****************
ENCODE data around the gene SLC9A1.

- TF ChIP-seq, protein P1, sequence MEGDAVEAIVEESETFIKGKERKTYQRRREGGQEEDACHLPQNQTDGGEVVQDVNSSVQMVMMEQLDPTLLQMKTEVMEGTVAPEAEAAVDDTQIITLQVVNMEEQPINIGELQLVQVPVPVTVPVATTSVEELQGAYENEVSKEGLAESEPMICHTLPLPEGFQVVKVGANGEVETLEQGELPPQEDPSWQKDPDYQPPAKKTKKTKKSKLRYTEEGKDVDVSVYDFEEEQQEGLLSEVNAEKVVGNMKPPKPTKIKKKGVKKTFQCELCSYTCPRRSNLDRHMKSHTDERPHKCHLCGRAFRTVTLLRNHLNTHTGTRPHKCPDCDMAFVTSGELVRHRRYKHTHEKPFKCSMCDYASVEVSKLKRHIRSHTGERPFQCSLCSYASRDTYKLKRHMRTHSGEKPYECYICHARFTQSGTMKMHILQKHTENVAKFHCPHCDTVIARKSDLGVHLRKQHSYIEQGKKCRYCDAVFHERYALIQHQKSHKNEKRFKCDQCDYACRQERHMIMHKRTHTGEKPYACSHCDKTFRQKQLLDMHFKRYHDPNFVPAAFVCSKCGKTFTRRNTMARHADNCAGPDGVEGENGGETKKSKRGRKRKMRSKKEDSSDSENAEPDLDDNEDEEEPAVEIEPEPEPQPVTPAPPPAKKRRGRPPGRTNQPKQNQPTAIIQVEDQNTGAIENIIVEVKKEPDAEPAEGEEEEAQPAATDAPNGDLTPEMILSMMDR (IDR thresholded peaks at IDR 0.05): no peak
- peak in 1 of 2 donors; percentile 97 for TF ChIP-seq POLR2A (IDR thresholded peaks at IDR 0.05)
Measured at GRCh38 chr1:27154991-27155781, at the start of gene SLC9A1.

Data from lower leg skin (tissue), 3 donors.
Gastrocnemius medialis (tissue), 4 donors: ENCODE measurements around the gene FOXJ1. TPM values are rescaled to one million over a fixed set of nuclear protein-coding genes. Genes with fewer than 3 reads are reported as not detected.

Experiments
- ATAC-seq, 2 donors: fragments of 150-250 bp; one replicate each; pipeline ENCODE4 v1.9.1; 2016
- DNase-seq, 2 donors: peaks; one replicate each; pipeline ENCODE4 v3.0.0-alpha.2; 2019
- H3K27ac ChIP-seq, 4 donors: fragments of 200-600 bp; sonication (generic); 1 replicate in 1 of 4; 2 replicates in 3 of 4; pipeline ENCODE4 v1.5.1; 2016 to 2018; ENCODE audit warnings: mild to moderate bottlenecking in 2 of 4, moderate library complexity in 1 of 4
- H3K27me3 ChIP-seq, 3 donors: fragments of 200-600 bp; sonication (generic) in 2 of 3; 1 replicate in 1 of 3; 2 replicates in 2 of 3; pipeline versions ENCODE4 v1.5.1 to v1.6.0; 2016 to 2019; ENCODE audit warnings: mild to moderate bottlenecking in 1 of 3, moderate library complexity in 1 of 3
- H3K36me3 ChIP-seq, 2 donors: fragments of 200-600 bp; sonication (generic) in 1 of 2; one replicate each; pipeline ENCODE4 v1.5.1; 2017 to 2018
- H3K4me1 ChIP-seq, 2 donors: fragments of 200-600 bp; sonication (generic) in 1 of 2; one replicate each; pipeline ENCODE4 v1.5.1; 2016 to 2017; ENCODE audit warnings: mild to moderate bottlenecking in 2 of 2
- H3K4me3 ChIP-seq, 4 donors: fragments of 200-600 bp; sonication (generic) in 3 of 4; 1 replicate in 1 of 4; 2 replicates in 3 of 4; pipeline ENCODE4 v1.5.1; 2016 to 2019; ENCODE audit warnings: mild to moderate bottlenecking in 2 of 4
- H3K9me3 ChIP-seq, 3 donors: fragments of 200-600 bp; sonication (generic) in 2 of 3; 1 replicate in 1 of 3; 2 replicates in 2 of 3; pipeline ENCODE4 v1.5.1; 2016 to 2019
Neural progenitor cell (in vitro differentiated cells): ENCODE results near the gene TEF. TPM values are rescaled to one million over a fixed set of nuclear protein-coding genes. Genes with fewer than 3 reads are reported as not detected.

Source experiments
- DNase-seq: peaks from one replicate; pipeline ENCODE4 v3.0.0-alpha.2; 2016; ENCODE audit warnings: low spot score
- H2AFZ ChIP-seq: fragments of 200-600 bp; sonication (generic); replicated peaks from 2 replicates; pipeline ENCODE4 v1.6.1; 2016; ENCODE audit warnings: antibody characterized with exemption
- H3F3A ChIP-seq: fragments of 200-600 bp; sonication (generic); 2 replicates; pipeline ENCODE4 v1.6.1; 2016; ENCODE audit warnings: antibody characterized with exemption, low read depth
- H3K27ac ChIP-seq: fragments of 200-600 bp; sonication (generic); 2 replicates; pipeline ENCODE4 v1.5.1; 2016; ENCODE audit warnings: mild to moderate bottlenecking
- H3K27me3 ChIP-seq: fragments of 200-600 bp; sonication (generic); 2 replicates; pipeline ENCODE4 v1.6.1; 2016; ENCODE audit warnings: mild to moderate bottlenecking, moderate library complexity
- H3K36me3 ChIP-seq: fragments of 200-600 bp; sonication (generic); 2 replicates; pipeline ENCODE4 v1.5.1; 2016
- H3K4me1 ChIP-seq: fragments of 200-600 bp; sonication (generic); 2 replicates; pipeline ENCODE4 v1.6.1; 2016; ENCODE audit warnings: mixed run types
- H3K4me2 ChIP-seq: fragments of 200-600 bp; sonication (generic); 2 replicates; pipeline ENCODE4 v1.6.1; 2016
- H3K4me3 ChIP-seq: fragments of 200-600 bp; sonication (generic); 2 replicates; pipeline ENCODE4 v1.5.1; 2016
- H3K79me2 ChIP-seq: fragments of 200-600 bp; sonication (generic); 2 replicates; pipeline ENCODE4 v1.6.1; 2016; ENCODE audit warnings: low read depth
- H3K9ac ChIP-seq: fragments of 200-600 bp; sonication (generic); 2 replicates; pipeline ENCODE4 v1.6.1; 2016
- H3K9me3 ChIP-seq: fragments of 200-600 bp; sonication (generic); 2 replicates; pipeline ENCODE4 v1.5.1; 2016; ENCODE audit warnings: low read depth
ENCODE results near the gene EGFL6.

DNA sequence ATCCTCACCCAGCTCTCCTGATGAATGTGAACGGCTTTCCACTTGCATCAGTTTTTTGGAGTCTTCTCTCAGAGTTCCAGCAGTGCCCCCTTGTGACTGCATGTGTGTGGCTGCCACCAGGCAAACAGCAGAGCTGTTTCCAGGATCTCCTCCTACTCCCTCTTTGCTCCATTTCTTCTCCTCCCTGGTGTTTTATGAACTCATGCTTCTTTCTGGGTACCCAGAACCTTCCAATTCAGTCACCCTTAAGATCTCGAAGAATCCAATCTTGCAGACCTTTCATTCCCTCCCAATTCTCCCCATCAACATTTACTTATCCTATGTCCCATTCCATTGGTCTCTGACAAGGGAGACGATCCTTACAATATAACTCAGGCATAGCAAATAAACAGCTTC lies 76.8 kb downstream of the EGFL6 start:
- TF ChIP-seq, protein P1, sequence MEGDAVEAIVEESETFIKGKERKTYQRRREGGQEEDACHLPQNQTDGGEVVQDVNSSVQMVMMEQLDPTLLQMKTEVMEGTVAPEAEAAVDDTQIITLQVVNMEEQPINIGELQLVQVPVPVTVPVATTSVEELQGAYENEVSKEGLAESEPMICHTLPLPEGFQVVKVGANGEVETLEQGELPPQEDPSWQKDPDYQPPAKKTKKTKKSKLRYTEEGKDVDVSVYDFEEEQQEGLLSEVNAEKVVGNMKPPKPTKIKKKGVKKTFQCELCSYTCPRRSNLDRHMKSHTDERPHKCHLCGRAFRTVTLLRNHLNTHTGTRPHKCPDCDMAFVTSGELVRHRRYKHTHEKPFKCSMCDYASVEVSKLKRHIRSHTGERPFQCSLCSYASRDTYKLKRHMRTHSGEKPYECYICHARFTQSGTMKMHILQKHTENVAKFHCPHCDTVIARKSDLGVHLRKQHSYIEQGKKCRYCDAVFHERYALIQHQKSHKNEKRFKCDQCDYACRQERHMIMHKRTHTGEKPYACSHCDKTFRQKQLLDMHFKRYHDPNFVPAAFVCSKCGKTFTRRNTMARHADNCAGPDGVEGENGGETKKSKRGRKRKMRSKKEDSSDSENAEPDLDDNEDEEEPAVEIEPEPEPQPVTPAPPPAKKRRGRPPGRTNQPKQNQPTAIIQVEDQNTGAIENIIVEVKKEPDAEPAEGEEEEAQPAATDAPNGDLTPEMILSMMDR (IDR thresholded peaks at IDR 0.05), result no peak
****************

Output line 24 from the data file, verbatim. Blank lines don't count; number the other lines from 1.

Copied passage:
- H3K4me1 ChIP-seq: fragments of 200-600 bp; sonication (generic); 2 replicates; pipeline ENCODE4 v1.6.1; 2016; ENCODE audit warnings: mixed run types